DH went to Eton, I went to a state comprehensive in the North. If DH didn't agree with that statement, I couldn't have married him.
And how would a "meritocracy" treat those who do not have many talents? Would it be kind to them?
It's some kind of blindness - a middle class assurance that they would be in not out? - that educating according to ability would be any fairer.
I live in Scotland and we have a genuine comprehensive system (apart from the lingering presence of Catholic schools, a sad indictment & reinforcement of the continuance of sectarianism down the generations).
Children are not separated according to their parents ability to pay or by their ability. You, by and large, go to your local catchment area school & by and large it works.
Sadly, yes, we do have the bastions of wealth and privilege in private schools but the overwhelmingly vast majority of children attend their local comp. DH & I did & we both went to one of the best Unis in the world. DD will/is doing the same.
I heartily agree with Alan Bennett & do not understand why England will not look North & recognise the value of a true comprehensive system. Yay for access to good education for all - knowledge is power & should not be confined to the well off.
It all really depends what you mean by "fair."
the best education is open to those who run the 100m fastest on their 11th birthday
the best education is open to those who can swear in the most languages on that date
the best education is open to those who can pick the lock to the safe that holds the exam papers the fastest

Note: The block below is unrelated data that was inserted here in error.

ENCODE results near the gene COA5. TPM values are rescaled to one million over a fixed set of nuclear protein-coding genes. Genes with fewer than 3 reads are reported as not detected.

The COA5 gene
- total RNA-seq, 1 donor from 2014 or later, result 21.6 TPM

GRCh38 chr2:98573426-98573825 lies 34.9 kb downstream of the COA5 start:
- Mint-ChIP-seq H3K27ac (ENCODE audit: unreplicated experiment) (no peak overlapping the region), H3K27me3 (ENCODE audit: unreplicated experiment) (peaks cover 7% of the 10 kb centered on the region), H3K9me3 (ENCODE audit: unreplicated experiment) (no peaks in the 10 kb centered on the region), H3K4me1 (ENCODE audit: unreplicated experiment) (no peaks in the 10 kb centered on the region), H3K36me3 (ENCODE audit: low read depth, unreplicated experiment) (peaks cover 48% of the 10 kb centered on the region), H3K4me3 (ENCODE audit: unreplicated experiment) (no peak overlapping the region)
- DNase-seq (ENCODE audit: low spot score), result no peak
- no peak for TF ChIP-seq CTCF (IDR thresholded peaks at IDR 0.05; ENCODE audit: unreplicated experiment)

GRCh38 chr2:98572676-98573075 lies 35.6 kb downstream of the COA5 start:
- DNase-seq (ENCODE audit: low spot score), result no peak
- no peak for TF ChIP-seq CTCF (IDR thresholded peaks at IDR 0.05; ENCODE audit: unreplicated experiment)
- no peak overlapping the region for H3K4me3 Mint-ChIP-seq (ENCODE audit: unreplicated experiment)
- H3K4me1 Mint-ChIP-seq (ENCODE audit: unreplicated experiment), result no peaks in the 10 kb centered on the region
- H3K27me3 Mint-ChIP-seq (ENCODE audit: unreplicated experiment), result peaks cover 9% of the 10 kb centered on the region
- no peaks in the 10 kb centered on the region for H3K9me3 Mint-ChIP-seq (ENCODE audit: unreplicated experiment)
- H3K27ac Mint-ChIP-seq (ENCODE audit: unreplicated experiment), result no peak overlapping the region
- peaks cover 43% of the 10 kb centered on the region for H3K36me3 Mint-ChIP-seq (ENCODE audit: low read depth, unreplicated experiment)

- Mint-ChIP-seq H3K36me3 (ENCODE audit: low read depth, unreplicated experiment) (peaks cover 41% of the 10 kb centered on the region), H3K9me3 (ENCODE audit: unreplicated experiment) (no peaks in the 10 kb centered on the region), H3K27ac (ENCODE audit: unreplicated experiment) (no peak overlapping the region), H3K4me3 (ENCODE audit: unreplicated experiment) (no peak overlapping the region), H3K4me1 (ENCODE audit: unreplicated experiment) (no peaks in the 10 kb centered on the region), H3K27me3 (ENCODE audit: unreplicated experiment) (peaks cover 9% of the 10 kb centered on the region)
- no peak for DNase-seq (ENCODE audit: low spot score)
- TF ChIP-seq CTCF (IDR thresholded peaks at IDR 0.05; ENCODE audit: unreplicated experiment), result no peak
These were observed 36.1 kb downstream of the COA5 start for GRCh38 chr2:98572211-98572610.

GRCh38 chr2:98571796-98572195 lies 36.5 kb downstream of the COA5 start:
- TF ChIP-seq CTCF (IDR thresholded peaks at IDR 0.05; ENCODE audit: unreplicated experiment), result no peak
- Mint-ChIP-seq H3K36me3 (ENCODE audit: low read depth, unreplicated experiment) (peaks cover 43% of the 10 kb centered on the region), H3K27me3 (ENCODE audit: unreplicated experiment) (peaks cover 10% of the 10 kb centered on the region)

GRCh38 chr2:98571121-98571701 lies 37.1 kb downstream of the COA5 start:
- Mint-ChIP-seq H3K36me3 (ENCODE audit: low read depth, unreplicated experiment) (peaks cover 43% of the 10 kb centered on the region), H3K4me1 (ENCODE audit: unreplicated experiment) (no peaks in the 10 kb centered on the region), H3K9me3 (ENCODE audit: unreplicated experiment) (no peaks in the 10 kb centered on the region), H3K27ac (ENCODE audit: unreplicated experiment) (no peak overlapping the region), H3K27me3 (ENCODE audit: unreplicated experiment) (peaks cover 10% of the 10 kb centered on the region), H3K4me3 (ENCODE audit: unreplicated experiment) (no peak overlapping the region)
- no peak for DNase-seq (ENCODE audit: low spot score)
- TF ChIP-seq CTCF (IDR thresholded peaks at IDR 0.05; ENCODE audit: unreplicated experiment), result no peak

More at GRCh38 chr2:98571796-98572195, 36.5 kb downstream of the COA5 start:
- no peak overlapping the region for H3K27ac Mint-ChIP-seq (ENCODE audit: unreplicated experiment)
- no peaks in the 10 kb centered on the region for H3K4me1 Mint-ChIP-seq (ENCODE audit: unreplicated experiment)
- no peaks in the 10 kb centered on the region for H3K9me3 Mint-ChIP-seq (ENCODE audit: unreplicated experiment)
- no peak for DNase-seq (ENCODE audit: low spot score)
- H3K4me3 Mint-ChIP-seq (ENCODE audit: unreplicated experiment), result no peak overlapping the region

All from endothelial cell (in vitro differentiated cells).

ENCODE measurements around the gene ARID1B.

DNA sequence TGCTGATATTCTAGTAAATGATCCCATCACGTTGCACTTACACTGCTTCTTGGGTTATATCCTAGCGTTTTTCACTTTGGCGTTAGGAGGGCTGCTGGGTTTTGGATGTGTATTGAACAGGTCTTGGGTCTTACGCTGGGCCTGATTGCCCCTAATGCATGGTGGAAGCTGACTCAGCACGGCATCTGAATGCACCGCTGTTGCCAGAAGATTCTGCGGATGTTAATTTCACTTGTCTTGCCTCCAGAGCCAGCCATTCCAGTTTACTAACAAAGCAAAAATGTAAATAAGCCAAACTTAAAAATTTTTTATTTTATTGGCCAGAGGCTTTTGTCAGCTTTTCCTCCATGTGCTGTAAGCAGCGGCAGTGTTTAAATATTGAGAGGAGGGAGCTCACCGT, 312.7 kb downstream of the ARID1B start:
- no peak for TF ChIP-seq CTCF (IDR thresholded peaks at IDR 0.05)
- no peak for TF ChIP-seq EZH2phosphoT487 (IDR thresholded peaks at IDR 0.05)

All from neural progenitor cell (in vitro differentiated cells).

the best education is open to those who can do 16 fouetees on the spot on their 11th birthday
are valid mechanisms to define future ability
choose which one the state supports
I never thought it was fair.
But life ain't fair.
So I don't see an issue.
I utterly accept that life ain't fair
but why should tax payments make it less fair ?
How do tax payments make it less fair?
I thought we were discussing private schools?
Alan Bennett is of the generation that benefited from and lauds grammar schools, without seeing how distorted and unpleasant secondary selection has become in the generations since it became state funded
Parents that support their children's education in any way whatsoever should be applauded not demonised.
Children who suffer poor home life, lack of parental involvement, distracting peer groups and poverty need to be supported more by the welfare system at large and the state school system (plus private schools if they are pushed to).
That support needs taxpayers and increased education budgets.
Yes, private/grammar/faith school education is a privileged experience, but they all generate GDP which pays taxes (reduces debt) in the future.
The myth is that private schools do this at the expense of state schools. They don't - the reality is that state schools need to make private schools redundant. That's a high bar to jump, but that's what the target should be.
I wouldn't hold up Scotland as an example.
I've been disappointed and note that a lot of successful kids at our local High School are tutored privately. Doctors' kids become doctors and there isn't any more social mobility to my eyes.
But there's a cosy myth of equality, which also ignores the private secondaries that flourish in the big cities.
Join the discussion
Registering is free, easy, and means you can join in the discussion, watch threads, get discounts, win prizes and lots more.Register now »
Already registered? Log in with:
Please login first.